The Economist Intelligence Unit (EIU) on Thursday released the results of the 2011 Government e-Payments Adoption Ranking (GEAR) study, showing that Vietnamese Government's strong commitment in creating policy environment helps support e-payment adoption.
HA NOI — The Economist Intelligence Unit (EIU) on Thursday released the results of the 2011 Government e-Payments Adoption Ranking (GEAR) study, showing that Vietnamese Government's strong commitment in creating policy environment helps support e-payment adoption.
The study said Viet Nam and the region were expanding their use of electronic payments as they saw its benefits.
"We have seen the Vietnamese Government's effort in creating a policy environment that helps to support e-payments adoption. Proof lies in the positive trend of policy context, including the Government's commitment to e-payment security and to integrating the informal economy. With our international experience and expertise in the payment industry, Visa also looks forward to join hand with the Viet Nam Government to deploy a sustainable payment platform and utilise the best out of e-payment benefits," said Lorijon Bacchi, country manager of Visa in Viet Nam, Laos and Cambodia.
The GEAR study measures the extent to which governments in 62 countries provide e-payment services and the underlying factors that affect government e-payments adoption. It tracks and highlights the diversity of government e-payment systems already in place, as well as the abundant opportunities available to governments for improving e-payment services.
The EIU defines e-payments in the study as the exchange or transfer of funds over an electronic platform with various means such as payment card, direct deposit, direct debit, electronic funds transfer, and wire transfer.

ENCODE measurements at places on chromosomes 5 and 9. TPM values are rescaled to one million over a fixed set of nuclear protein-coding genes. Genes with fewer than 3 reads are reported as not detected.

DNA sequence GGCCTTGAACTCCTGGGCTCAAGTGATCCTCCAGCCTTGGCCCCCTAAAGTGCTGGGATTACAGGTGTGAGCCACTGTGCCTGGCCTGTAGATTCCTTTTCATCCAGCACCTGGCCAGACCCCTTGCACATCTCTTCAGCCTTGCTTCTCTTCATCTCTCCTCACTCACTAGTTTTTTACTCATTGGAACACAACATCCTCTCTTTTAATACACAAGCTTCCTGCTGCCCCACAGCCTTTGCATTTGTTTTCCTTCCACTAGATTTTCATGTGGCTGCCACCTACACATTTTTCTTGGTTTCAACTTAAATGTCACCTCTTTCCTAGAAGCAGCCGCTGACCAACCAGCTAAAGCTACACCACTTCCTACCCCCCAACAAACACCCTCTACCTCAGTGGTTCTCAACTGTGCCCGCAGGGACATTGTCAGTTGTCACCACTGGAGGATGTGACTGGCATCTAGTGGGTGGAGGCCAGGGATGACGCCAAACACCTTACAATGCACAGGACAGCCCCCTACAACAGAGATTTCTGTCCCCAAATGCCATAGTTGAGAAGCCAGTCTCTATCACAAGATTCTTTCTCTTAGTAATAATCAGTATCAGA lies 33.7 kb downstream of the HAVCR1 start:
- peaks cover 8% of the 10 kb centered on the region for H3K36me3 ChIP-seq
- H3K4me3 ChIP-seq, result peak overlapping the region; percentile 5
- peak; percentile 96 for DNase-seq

There are still gains to be made, particularly in obtaining/paying for an ID card, requesting unemployment, workers' compensation and welfare benefits, and disbursement of loans to businesses.
More than half the countries in the 2011 GEAR study have developed 3G and other mobile phone technologies, including 4G. The number of mobile phone subscriptions has soared and the diffusion of broadband has grown swiftly.
For years, trust has been a key barrier to citizen adoption of government e-payments. This challenge is slowly being overcome by the rollout of new and improved e-payment security systems and government enforcement mechanisms. More than one-third of the 62 countries in the 2011 GEAR study received the highest possible score for their efforts to promote e-payment security.
The GEAR study also looks to the future, noting that as governments work toward adopting and improving e-payment services, their strategies will almost undoubtedly reflect each country's unique infrastructure and social, economic and policy context. No single approach to government e-payments adoption is universal.
Lucy Hurst, associate director of the Custom Research, Economist Intelligence Unit, said: "Two key trends the study showed us are that momentum has continued in the development of e-payments despite all the potentially derailing factors that could have constrained it, like the economic downturn and fiscal austerity measures. Secondly, the overall trend for the last five years is for governments to continue to make commitments to the development of e-payment platforms. There is increased ease and efficiency in the way citizens and businesses conduct transactions with their governments." — VNS